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New York City housing officials were just as puzzled—and frustrated—as the personal-injury lawyers about Palazzolo’s role in the properties. For the agency, it was an even bigger headache, since it had to figure out how to address Palazzolo’s sprawling and increasingly troubled real estate operation.

When Palazzolo first popped up on the radar of the Department of Housing Preservation and Development in the 1990s, he was just another small landlord, a hands-on owner trying to turn a profit with a handful of buildings. He’d had some problems with heat and hot water complaints from tenants, but he seemed cooperative and responded to orders to fix things up.

It wasn’t until late 2003, says Harold Shultz, the agency’s former top code enforcement troubleshooter, that the scope of Palazzolo’s influence in scores of ailing residential apartment houses became clearer. The first alert came from leaders of the Northwest Bronx Community and Clergy Coalition, an assembly of citizen activist groups formed in the 1970s during the years of owner abandonment and bank redlining. Organizers from the coalition kept stumbling across Palazzolo’s name as they talked to tenants trying to cope with devastating conditions in their homes. Even more startling, after they began organizing meetings in the buildings, the owner—a company named Palazzolo Holding II Corporation—filed a lawsuit accusing them of interfering with the company’s financing.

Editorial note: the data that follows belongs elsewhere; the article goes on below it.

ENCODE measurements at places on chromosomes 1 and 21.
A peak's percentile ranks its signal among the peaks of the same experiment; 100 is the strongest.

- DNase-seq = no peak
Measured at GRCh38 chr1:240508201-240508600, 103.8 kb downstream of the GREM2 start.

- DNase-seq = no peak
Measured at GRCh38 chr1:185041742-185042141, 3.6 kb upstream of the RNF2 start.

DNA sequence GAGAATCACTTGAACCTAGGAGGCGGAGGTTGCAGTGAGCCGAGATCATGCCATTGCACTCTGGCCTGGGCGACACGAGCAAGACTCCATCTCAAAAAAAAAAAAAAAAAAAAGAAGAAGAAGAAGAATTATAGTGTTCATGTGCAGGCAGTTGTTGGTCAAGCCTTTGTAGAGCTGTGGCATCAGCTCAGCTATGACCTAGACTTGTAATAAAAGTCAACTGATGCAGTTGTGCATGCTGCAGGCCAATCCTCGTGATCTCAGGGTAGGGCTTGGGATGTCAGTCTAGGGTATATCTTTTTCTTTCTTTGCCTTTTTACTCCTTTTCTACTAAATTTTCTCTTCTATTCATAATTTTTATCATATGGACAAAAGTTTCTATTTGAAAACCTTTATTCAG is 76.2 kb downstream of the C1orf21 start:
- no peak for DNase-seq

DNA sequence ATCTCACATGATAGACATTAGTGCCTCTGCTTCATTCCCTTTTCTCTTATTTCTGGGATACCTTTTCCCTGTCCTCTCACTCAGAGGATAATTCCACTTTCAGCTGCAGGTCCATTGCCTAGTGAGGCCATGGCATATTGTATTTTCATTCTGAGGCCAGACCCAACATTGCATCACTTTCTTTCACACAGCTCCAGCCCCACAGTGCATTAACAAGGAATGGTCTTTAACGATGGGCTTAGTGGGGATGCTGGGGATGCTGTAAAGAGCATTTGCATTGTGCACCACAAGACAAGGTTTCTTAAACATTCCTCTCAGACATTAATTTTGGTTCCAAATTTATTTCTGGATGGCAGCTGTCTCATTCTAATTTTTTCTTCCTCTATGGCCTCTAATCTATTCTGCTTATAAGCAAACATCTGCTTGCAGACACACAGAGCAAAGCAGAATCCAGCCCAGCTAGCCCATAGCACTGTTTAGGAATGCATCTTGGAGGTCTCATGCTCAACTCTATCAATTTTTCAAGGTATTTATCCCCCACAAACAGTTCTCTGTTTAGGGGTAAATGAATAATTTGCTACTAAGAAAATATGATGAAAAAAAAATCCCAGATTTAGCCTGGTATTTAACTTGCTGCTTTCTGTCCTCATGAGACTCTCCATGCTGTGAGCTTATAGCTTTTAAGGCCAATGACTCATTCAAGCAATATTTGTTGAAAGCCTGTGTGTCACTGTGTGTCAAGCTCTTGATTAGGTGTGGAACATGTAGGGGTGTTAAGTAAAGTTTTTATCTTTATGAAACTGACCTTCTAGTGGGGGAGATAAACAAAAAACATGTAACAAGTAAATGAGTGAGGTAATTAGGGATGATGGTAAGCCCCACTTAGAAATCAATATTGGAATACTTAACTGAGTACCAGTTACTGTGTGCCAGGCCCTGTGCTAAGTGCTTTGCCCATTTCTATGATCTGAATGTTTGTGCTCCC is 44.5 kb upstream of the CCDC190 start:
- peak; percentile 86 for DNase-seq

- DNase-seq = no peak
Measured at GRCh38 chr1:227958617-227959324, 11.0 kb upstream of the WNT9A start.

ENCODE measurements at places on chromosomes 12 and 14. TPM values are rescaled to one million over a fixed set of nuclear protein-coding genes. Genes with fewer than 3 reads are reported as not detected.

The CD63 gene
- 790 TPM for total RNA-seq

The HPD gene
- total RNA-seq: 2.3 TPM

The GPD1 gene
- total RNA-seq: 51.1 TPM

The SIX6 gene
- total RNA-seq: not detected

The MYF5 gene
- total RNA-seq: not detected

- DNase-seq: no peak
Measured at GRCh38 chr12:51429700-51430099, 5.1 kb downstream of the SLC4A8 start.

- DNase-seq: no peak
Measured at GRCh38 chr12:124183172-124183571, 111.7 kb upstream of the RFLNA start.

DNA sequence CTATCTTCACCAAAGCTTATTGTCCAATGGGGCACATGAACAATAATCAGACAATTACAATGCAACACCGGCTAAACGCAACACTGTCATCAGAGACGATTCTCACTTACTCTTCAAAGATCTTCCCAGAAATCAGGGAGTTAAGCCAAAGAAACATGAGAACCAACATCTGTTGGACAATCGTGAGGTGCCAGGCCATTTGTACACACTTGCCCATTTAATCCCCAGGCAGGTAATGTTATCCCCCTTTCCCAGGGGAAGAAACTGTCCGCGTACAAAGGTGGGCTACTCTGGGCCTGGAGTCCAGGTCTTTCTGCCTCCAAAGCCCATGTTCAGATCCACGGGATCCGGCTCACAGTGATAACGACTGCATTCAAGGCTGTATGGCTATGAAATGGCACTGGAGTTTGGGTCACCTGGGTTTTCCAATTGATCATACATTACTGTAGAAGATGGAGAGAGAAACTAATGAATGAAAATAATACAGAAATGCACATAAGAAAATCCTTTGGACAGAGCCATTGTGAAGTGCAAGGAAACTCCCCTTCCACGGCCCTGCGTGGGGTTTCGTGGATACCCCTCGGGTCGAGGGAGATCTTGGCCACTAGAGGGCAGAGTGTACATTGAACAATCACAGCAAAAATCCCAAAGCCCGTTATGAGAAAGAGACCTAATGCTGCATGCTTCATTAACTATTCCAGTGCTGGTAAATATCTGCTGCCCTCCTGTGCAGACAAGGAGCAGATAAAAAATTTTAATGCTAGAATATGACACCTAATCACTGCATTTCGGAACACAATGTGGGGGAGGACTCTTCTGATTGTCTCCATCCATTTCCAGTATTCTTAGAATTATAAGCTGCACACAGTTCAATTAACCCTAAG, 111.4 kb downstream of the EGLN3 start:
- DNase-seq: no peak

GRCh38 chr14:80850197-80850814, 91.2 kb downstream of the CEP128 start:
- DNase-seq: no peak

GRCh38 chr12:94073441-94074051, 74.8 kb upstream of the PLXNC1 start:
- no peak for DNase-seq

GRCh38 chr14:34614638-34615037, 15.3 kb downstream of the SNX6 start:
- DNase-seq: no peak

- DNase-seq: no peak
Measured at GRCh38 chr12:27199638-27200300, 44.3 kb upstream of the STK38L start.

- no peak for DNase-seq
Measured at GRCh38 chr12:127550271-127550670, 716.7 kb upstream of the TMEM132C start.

To better understand what they were up against, the organizers turned to the city housing agency, where they met with Shultz and others. An old hand at dealing with crafty landlords, Shultz says he’d never seen a real estate operation like Palazzolo’s. On the one hand, there were the ownership and management corporations, each listing different individuals as controlling officers, almost all of them based at the same headquarters in Westchester County. On the other, there were the massive mortgages for those same properties in which Palazzolo had declared himself president of the corporations that owned the buildings.

Shultz and Commissioner Jerilyn Perine took advantage of a new law that allowed them to do their own corporate veil piercing. In March 2004, they sent a lengthy subpoena to Palazzolo demanding records for 101 large residential properties in which they believed Palazzolo had an interest. The subpoena asked for information on 97 corporations and 31 individuals whose names were listed as either owners or managers, along with anything that might shed light on how things actually worked inside Palazzolo Plaza: stock and incorporation certificates, tax returns, management contracts, partnership agreements, stock pledges and any checks made out to, or endorsed by, Palazzolo or his family.